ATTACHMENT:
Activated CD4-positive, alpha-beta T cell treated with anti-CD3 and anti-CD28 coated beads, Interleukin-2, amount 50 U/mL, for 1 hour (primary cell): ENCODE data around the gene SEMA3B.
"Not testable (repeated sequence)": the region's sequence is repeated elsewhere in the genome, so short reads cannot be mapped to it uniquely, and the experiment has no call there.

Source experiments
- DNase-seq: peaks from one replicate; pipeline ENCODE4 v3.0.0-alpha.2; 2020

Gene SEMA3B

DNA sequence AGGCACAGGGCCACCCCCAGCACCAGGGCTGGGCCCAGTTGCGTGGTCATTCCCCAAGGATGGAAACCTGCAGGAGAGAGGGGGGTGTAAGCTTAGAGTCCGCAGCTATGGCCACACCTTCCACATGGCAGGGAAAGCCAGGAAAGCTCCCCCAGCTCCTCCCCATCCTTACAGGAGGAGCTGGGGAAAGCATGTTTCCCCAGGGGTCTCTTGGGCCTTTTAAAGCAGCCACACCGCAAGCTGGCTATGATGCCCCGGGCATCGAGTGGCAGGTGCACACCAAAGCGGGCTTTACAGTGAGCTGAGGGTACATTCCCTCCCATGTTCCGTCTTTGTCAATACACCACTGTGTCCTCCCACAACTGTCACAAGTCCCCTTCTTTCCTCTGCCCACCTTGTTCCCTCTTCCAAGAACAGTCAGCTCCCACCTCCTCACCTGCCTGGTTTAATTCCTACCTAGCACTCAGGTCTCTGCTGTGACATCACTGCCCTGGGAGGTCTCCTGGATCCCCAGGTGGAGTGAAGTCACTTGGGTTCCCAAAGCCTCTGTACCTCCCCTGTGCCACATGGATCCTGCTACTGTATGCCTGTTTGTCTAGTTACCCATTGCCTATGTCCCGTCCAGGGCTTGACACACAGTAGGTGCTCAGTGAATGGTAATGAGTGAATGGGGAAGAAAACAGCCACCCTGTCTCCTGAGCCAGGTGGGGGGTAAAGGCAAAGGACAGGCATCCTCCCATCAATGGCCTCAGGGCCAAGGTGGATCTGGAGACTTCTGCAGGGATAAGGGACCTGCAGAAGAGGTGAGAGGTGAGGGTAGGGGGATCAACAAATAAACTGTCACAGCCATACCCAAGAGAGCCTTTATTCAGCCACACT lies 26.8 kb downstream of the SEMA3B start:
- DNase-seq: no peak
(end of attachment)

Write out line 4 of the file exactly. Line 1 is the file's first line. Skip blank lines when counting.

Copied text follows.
- DNase-seq: peaks from one replicate; pipeline ENCODE4 v3.0.0-alpha.2; 2020